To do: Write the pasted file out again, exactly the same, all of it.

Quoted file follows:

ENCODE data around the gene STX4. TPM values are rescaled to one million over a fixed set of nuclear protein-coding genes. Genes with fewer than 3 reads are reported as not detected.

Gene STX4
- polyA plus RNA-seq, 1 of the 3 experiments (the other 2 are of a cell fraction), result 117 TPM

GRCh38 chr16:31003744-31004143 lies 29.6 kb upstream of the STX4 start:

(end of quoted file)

ENCODE data around the gene STX4. TPM values are rescaled to one million over a fixed set of nuclear protein-coding genes. Genes with fewer than 3 reads are reported as not detected.

Gene STX4
- polyA plus RNA-seq, 1 of the 3 experiments (the other 2 are of a cell fraction), result 117 TPM

GRCh38 chr16:31003744-31004143 lies 29.6 kb upstream of the STX4 start: